Health and Medical News and Resources

General interest items edited by Janice Flahiff

[News release] Researchers tie unexpected brain structures to creativity — and to stifling it

From the 28 May 2015 Stanford Medicine news release

A new study is the first to directly implicate the cerebellum in the creative process. As for the brain’s higher-level executive-control centers? Not so much.

Investigators at Stanford University have found a surprising link between creative problem-solving and heightened activity in the cerebellum, a structure located in the back of the brain and more typically thought of as the body’s movement-coordination center.

In designing the study, the researchers drew inspiration from the game Pictionary.
Screen Shot 2015-05-29 at 7.14.08 AM

The cerebellum, traditionally viewed as the brain’s practice-makes-perfect, movement-control center, hasn’t been previously recognized as critical to creativity. The new study, a collaboration between the School of Medicine and Stanford’s Hasso Plattner Institute of Design, commonly known as the d.school, is the first to find direct evidence that this brain region is involved in the creative process.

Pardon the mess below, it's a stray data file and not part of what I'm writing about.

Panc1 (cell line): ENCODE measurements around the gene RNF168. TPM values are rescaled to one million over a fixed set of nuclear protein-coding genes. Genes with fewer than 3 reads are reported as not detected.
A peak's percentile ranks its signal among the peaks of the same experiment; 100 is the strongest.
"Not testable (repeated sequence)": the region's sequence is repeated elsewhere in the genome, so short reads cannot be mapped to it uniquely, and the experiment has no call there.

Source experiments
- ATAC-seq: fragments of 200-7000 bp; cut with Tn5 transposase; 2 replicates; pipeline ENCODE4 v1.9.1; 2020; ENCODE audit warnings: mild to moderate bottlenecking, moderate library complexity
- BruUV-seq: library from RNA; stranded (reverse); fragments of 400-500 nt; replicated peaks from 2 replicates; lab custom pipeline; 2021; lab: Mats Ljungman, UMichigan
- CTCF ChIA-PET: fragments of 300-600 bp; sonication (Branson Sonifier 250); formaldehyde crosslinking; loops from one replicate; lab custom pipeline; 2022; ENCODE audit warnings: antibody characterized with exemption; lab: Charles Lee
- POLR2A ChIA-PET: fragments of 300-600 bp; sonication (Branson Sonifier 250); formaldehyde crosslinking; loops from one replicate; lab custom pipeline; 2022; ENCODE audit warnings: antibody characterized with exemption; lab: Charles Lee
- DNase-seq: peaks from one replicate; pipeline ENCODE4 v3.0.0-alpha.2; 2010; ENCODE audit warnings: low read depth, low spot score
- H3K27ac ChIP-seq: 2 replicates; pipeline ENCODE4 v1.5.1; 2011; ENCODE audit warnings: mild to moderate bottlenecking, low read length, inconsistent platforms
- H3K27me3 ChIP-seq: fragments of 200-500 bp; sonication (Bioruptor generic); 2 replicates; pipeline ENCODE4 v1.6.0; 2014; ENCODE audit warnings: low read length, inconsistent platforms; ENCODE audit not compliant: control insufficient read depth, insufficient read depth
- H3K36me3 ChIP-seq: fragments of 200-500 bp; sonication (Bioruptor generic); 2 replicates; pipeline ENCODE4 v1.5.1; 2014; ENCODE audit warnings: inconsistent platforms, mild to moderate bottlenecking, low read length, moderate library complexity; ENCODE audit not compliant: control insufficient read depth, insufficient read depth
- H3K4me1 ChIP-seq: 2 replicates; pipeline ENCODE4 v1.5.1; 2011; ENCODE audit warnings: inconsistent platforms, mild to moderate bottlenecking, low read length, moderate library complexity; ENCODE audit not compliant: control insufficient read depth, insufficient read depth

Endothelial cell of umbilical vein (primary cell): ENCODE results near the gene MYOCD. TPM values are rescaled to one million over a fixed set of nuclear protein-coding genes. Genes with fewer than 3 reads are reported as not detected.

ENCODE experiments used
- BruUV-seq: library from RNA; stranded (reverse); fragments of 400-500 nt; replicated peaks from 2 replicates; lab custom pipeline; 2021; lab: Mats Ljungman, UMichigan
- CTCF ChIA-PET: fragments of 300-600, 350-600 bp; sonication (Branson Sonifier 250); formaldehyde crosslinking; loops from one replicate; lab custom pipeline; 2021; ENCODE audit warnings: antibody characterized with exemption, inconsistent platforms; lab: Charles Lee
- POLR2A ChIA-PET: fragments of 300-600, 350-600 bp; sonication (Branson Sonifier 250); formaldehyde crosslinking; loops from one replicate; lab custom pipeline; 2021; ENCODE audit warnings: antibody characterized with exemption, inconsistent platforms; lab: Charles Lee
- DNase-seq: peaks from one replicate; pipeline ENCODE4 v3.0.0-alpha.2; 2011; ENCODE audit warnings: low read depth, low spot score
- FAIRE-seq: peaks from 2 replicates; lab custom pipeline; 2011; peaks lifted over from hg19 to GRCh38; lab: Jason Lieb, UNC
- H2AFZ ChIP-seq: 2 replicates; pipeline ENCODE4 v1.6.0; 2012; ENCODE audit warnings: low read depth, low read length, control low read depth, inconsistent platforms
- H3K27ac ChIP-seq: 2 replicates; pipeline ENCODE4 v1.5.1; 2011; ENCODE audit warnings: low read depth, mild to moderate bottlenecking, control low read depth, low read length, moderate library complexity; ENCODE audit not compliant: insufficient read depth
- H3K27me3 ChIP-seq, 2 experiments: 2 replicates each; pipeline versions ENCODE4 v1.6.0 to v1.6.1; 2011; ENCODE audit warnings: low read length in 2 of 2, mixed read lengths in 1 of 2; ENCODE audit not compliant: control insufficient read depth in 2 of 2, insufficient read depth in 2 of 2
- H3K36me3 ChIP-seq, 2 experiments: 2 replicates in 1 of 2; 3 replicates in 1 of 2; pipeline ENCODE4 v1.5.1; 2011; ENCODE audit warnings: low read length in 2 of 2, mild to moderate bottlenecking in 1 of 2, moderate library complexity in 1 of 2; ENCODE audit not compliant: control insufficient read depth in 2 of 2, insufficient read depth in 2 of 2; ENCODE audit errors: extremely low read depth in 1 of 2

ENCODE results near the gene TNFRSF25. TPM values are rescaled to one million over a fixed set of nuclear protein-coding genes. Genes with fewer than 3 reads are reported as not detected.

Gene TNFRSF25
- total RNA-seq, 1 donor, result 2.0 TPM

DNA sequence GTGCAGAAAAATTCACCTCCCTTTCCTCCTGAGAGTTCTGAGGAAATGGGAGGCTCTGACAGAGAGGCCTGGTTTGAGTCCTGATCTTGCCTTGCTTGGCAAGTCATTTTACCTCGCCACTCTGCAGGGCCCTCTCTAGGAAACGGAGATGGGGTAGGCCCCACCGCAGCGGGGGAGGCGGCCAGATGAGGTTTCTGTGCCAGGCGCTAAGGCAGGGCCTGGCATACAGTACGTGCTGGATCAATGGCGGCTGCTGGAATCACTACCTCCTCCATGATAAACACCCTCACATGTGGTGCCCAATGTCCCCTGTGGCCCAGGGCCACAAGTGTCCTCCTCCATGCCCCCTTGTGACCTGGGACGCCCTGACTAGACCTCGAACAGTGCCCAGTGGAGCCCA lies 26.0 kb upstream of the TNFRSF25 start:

May 29, 2015 Posted by | Medical and Health Research News, Psychiatry | , , , , , | Leave a comment

Why People Secretly Fear Creative Ideas – From the Blog ArtoftheSTEM

 

Why People Secretly Fear Creative Ideas 

From the 21 December 2011 posting at ArtoftheSTEM

Does society really value creativity? People say they want more creative people, more creative ideas and solutions, but do they really?

For one thing teachers don’t generally like creative students. Primary school teachers in one study liked the most creative kids the least (Westby & Dawson, 1995). This isn’t an isolated finding in education and probably a result of the fact that creative kids are generally more disruptive; naturally they don’t like to follow the rules.

For all the talk of creativity in business, industry and academia, there’s evidence that it’s implicitly discouraged in these areas as well. Although leaders of organisations say they want creative ideas, the evidence suggests creativity gets rejected in favour of conformity and uniformity (Staw, 1995 cited in Mueller et al., 2011).

An unconscious bias against creativity

A recent study has tested this idea that there’s a disconnect between what people say about creativity and what they unconsciously think (Mueller et al. 2011).

They used tests that typically assess implicit or unconscious racism. Racism is something that almost everyone knows is wrong, but psychologists have found we can still measure hidden or unconscious racism in some people using this test. Instead, though, it was used to measure a hidden or unconscious bias against creativity….

Read the entire blog article here

 

December 27, 2011 Posted by | Psychology | | Leave a comment

   

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